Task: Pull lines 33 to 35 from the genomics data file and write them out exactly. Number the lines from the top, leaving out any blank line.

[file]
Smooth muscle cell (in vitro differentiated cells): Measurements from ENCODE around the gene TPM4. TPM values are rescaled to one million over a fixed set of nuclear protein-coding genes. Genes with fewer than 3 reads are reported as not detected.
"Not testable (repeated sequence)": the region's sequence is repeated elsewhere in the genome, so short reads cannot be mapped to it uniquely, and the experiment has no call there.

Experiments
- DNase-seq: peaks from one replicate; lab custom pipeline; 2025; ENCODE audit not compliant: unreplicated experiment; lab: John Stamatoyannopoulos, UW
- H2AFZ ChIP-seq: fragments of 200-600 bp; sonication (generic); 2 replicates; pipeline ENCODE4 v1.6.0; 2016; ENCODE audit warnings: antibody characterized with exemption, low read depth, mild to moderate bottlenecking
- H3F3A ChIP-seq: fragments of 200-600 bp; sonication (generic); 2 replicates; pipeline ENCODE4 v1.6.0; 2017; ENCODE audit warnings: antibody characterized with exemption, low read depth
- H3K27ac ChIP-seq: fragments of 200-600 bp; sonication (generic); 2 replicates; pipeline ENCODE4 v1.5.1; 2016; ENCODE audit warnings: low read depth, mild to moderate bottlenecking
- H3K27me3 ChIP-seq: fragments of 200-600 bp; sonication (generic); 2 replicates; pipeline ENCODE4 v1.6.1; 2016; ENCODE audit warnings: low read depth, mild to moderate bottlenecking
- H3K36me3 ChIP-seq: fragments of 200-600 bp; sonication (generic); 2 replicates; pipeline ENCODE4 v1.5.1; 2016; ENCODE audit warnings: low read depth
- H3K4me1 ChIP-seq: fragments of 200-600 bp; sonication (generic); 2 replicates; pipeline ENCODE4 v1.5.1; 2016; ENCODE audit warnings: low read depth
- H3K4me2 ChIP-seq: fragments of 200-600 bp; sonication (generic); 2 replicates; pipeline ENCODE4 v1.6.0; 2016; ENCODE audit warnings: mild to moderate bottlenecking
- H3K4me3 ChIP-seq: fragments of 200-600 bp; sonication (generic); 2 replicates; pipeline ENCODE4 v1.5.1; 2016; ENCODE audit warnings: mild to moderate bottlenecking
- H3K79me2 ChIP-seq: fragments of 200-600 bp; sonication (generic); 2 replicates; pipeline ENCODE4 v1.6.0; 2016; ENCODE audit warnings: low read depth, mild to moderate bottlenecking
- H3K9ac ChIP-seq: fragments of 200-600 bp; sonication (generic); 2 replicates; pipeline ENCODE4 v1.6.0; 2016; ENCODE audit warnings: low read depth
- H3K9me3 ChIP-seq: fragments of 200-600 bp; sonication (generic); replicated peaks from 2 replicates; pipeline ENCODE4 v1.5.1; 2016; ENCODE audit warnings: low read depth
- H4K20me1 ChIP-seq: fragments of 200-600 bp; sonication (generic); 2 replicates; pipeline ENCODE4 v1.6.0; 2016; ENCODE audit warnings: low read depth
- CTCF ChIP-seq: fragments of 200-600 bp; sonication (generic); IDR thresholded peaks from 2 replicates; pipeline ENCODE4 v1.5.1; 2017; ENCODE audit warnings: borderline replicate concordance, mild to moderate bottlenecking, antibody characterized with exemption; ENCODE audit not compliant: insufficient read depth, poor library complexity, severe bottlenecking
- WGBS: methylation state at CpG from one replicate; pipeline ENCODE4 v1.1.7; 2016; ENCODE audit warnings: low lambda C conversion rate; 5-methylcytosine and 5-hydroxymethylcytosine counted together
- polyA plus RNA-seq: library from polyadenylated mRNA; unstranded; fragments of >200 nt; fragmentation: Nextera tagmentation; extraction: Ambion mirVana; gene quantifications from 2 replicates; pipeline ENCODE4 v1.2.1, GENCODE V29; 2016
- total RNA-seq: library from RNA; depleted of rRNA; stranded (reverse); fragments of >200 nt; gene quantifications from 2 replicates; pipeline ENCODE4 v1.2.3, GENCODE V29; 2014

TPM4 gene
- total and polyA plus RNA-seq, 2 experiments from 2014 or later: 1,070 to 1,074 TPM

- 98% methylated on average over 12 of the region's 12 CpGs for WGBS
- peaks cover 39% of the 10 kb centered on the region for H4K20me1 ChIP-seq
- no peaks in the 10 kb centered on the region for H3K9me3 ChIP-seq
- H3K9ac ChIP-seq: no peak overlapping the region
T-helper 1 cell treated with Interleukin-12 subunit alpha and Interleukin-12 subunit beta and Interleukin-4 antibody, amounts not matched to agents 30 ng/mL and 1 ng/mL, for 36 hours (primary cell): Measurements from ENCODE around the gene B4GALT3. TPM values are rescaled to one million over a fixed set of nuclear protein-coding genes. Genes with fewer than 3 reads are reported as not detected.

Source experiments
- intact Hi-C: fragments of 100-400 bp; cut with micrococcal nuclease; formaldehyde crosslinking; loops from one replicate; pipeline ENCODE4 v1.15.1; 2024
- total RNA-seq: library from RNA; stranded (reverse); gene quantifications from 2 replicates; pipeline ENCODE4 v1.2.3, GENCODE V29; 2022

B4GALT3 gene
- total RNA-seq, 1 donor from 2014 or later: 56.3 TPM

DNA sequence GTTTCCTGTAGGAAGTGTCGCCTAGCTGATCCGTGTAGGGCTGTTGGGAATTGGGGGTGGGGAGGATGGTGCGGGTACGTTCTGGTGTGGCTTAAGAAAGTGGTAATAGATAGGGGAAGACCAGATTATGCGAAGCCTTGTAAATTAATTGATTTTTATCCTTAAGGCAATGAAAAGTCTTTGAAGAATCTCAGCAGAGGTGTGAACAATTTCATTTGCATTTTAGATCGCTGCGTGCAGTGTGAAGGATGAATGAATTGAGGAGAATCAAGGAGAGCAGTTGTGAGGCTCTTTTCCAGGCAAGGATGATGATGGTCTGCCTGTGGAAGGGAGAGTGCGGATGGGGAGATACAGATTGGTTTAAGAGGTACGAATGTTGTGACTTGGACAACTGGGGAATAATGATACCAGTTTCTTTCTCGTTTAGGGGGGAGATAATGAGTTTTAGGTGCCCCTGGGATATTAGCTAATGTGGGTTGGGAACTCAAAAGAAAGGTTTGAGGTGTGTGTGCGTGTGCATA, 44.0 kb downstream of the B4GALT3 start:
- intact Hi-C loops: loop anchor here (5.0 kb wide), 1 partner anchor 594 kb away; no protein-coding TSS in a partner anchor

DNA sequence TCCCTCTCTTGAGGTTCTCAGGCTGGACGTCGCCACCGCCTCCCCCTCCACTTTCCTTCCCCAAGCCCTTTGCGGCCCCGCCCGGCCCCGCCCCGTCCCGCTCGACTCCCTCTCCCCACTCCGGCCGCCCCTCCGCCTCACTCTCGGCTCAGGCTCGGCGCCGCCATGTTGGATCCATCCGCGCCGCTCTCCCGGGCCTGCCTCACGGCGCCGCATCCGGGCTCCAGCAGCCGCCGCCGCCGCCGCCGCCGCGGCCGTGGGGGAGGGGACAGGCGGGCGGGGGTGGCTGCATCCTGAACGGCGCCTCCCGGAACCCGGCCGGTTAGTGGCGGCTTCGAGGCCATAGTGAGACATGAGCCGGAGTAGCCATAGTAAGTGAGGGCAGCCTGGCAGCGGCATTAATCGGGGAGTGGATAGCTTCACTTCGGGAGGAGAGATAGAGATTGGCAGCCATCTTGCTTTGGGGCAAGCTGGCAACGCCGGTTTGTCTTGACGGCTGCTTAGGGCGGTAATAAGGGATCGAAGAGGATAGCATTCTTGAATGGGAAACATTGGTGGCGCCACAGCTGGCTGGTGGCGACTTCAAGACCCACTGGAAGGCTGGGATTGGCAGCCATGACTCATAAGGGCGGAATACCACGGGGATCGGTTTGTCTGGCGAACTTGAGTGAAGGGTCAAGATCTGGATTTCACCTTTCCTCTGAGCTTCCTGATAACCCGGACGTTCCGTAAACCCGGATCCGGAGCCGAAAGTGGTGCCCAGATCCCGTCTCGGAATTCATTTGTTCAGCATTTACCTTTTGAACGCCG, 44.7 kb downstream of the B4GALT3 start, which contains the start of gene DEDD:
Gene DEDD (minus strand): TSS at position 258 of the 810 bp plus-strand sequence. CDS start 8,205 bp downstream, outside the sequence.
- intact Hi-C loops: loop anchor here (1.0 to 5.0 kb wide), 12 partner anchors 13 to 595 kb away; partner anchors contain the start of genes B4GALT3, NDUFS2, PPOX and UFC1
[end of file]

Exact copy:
DNA sequence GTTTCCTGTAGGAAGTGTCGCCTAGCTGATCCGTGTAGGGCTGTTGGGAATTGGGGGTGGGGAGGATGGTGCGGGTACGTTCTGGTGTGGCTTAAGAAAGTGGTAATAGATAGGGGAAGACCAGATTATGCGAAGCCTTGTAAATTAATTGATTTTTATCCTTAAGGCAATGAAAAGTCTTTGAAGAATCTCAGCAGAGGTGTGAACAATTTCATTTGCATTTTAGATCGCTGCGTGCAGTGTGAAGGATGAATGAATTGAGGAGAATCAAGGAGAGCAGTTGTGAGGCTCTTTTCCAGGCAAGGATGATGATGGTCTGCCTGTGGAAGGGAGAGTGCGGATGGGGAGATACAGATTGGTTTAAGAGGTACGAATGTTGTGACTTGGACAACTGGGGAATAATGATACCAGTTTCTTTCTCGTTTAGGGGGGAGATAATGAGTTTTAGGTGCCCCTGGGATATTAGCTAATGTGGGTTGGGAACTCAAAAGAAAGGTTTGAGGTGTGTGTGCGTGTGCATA, 44.0 kb downstream of the B4GALT3 start:
- intact Hi-C loops: loop anchor here (5.0 kb wide), 1 partner anchor 594 kb away; no protein-coding TSS in a partner anchor

DNA sequence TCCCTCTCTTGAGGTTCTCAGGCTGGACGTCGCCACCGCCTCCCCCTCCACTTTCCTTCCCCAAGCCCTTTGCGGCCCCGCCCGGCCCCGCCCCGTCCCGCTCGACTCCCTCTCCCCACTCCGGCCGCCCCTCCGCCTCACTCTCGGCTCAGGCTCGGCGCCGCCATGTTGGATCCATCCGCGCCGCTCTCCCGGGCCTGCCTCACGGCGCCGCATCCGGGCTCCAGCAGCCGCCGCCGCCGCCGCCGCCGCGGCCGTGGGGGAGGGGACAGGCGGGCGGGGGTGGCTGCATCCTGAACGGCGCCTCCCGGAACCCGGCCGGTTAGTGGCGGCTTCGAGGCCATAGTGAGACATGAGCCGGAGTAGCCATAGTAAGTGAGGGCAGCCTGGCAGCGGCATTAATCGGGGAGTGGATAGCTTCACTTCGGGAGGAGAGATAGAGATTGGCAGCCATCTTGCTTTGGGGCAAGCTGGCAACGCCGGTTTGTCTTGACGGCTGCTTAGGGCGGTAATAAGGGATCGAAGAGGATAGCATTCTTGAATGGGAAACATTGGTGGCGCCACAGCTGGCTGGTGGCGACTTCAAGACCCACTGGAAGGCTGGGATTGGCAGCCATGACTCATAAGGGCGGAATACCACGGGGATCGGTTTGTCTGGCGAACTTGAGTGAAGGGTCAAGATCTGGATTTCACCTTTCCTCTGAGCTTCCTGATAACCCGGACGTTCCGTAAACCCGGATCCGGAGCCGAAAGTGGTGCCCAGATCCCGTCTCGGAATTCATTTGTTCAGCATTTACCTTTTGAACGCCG, 44.7 kb downstream of the B4GALT3 start, which contains the start of gene DEDD: